|Along the way|
esupply with food and fuel to provide for our trip back north. Puerto Natales, being the only inhabited port around here, was the only choice.
The way this normally works is that you arrive in the city, tie up in a marina berth for some expenditure of money and eat out a lot while going to supermarkets movies and concerts to mix the essential with the enjoyable.
It's different here!
We left an anchorage a few miles from Puerto Natales early on a calm morning to try to get as much done as possible mindful of the likely but unknown difficulties. There is no a) secure (from weather) and b) available - tie-up for a "pleasure boat" in Puerto Natales. There is no anchorage either that doesn't get regularly beat up by the Patagonian winds. Needing around 600 liters of diesel fuel though, we really wanted to tie alongside something a fuel truck could park on. Everything else we could solve from an anchorage using the dinghy.
A phone call established that the fisherman's dock would allow us to tie up no longer than necessary for the fueling ... and the paperwork the navy required to allow us to fuel. So in we came between two boats unloading fish and loading supplies. I headed off to the Port Captain office for the papers and a short time after I got back, the fuel truck appeared.
While the day was evolving under light winds, brilliant sunshine and world-class scenery all around, the following problems emerged in no particular order. These are the sort of things cruising sailors deal with that regular tourists cannot even imagine.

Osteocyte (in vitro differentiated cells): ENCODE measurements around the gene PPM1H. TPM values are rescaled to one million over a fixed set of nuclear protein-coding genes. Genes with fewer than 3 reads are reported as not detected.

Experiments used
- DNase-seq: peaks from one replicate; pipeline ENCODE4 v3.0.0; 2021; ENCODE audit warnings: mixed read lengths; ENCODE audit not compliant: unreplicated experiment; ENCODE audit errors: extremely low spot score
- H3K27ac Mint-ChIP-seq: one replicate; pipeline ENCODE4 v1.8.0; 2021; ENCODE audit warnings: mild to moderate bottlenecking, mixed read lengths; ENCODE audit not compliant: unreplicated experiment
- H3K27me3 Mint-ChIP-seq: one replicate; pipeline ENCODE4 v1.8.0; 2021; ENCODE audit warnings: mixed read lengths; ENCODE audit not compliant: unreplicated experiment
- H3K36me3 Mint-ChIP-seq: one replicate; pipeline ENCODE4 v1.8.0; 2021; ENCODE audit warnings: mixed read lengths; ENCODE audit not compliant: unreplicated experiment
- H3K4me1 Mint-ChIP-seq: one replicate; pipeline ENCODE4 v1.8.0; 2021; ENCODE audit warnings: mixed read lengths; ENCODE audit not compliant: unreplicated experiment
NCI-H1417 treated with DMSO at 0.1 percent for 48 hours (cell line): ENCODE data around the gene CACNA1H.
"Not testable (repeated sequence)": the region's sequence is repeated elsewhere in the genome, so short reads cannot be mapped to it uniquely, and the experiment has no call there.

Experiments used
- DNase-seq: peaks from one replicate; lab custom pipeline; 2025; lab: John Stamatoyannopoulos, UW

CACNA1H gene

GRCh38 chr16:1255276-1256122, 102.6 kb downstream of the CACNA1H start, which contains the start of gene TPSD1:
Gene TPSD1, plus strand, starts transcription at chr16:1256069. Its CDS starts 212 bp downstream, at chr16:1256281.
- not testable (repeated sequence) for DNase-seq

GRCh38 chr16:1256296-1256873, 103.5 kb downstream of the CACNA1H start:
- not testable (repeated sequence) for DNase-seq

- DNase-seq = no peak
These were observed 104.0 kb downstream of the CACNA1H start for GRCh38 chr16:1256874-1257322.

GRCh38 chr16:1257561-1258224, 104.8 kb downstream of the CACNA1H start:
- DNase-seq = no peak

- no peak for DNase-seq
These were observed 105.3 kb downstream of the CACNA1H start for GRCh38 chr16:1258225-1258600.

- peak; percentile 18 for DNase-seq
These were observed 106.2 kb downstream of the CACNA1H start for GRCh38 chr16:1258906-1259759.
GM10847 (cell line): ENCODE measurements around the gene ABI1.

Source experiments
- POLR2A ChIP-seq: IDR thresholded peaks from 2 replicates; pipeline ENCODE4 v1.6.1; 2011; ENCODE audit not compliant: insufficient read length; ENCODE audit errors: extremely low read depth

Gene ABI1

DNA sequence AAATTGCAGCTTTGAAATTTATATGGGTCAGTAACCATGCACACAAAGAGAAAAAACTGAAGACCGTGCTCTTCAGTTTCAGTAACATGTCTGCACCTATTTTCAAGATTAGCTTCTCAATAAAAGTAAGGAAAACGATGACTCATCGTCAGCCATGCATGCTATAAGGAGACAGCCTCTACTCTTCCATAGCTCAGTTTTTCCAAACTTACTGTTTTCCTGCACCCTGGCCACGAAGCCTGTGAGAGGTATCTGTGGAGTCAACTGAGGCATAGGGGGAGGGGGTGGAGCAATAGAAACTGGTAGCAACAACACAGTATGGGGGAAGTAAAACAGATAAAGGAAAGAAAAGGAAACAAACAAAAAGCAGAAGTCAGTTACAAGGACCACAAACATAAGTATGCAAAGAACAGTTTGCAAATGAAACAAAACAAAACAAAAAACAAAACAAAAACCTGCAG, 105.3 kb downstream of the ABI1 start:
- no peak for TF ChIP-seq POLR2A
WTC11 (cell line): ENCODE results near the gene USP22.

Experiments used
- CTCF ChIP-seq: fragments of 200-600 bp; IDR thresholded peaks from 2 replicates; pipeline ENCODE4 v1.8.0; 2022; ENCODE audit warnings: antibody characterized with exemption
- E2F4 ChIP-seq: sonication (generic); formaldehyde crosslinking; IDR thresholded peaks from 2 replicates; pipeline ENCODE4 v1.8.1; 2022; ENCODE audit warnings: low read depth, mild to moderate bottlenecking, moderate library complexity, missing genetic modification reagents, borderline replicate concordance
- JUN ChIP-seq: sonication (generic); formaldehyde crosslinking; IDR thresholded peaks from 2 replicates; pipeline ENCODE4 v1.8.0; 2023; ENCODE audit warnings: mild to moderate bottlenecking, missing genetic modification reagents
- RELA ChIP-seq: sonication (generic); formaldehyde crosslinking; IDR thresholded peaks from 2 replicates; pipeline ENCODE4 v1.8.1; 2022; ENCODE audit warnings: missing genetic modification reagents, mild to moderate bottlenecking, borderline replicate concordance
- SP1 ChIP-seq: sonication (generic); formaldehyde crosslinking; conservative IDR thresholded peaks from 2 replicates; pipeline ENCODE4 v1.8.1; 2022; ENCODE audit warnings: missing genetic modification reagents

1) in front and behind our boat, various other boats tied up two-deep (a kind of legitimate double-parking). It took the help of three or four fishermen on the dock to extricate Traversay from her position on the dock to the open water outside this considerable thickness of parked boats.
2) Everything, of course, takes place in Spanish
3) lots of docking paraphernalia (lines and fenders) for one person to put away while steering through unfamiliar waters.
4) very shallow water on the way to Puerto Consuelo. On the best course there is only 10 centimeters of water under the keel - on the wrong course: none at all.
5) the fact that Puerto Consuelo is an obvious location on a nautical chart does not mean that the highway people give it any thought at all. Mary Anne toured a very scenic part of Patagonia getting no closer to where I had anchored for the longest while. Several of the roads which went to the water were closed for repairs, so she kept seeing the water far below, and no apparent way of getting to it.
6) Roads were gravel, dusty and slow.
|The road to Puerto Consuelo|
8) during these separate travels, there were no cellphone signals thus I had no idea of Mary Anne's progress and she had no idea of mine.
9) Did I mention that everything takes place in Spanish - including any helpful directions Mary Anne was offered along the way.
10) Her roadmap didn't show Puerto Consuelo and my nautical charts didn't show the roads to get there so neither of us would have been much help to the other if we could have communicated. This is a typical problem; many people living on or near a beach cannot describe how to reach their location by water.
But now, we have a car, full fuel on the boat and a secure anchorage. The city is only a half hour drive away and we are ready for a week of adventure here. The failed desalinator that makes our drinking water can be repaired another day.